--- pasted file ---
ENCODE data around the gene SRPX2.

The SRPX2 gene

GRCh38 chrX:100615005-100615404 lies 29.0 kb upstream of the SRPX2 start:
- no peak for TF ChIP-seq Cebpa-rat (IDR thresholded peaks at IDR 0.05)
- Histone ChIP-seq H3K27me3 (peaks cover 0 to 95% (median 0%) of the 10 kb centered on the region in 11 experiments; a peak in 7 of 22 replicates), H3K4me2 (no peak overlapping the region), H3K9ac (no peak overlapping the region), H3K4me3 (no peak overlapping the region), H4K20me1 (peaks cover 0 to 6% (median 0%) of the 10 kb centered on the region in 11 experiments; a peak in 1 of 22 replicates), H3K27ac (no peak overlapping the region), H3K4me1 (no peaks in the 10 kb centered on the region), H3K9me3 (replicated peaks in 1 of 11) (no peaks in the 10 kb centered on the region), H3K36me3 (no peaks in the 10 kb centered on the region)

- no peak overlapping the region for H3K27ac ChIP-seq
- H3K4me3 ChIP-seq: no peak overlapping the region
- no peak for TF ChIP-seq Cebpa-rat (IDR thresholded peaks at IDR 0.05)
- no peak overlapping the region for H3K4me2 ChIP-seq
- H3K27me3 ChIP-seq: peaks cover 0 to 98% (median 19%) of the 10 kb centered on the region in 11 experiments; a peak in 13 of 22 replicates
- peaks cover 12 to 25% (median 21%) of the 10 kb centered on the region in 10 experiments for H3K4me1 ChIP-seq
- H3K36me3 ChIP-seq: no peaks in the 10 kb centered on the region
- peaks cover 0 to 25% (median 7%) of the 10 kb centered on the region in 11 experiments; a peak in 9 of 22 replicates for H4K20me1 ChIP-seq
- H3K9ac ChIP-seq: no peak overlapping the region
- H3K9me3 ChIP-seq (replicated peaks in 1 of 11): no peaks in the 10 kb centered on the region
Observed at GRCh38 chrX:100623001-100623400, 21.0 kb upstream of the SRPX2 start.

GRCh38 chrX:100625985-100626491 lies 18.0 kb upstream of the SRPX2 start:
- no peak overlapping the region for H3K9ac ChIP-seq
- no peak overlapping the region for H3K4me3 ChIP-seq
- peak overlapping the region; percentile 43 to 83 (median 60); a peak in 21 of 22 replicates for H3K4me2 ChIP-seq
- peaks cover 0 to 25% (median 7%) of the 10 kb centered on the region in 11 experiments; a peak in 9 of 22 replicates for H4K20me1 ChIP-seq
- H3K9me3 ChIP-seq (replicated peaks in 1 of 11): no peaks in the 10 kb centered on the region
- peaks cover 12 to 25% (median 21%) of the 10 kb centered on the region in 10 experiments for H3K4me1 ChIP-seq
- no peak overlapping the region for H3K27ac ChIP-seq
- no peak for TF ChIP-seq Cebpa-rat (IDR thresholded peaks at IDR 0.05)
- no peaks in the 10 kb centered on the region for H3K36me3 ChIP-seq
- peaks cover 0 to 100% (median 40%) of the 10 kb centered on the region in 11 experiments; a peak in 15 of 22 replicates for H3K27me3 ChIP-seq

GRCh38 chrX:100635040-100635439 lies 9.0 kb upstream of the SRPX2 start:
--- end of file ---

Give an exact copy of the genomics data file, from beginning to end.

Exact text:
ENCODE data around the gene SRPX2.

The SRPX2 gene

GRCh38 chrX:100615005-100615404 lies 29.0 kb upstream of the SRPX2 start:
- no peak for TF ChIP-seq Cebpa-rat (IDR thresholded peaks at IDR 0.05)
- Histone ChIP-seq H3K27me3 (peaks cover 0 to 95% (median 0%) of the 10 kb centered on the region in 11 experiments; a peak in 7 of 22 replicates), H3K4me2 (no peak overlapping the region), H3K9ac (no peak overlapping the region), H3K4me3 (no peak overlapping the region), H4K20me1 (peaks cover 0 to 6% (median 0%) of the 10 kb centered on the region in 11 experiments; a peak in 1 of 22 replicates), H3K27ac (no peak overlapping the region), H3K4me1 (no peaks in the 10 kb centered on the region), H3K9me3 (replicated peaks in 1 of 11) (no peaks in the 10 kb centered on the region), H3K36me3 (no peaks in the 10 kb centered on the region)

- no peak overlapping the region for H3K27ac ChIP-seq
- H3K4me3 ChIP-seq: no peak overlapping the region
- no peak for TF ChIP-seq Cebpa-rat (IDR thresholded peaks at IDR 0.05)
- no peak overlapping the region for H3K4me2 ChIP-seq
- H3K27me3 ChIP-seq: peaks cover 0 to 98% (median 19%) of the 10 kb centered on the region in 11 experiments; a peak in 13 of 22 replicates
- peaks cover 12 to 25% (median 21%) of the 10 kb centered on the region in 10 experiments for H3K4me1 ChIP-seq
- H3K36me3 ChIP-seq: no peaks in the 10 kb centered on the region
- peaks cover 0 to 25% (median 7%) of the 10 kb centered on the region in 11 experiments; a peak in 9 of 22 replicates for H4K20me1 ChIP-seq
- H3K9ac ChIP-seq: no peak overlapping the region
- H3K9me3 ChIP-seq (replicated peaks in 1 of 11): no peaks in the 10 kb centered on the region
Observed at GRCh38 chrX:100623001-100623400, 21.0 kb upstream of the SRPX2 start.

GRCh38 chrX:100625985-100626491 lies 18.0 kb upstream of the SRPX2 start:
- no peak overlapping the region for H3K9ac ChIP-seq
- no peak overlapping the region for H3K4me3 ChIP-seq
- peak overlapping the region; percentile 43 to 83 (median 60); a peak in 21 of 22 replicates for H3K4me2 ChIP-seq
- peaks cover 0 to 25% (median 7%) of the 10 kb centered on the region in 11 experiments; a peak in 9 of 22 replicates for H4K20me1 ChIP-seq
- H3K9me3 ChIP-seq (replicated peaks in 1 of 11): no peaks in the 10 kb centered on the region
- peaks cover 12 to 25% (median 21%) of the 10 kb centered on the region in 10 experiments for H3K4me1 ChIP-seq
- no peak overlapping the region for H3K27ac ChIP-seq
- no peak for TF ChIP-seq Cebpa-rat (IDR thresholded peaks at IDR 0.05)
- no peaks in the 10 kb centered on the region for H3K36me3 ChIP-seq
- peaks cover 0 to 100% (median 40%) of the 10 kb centered on the region in 11 experiments; a peak in 15 of 22 replicates for H3K27me3 ChIP-seq

GRCh38 chrX:100635040-100635439 lies 9.0 kb upstream of the SRPX2 start: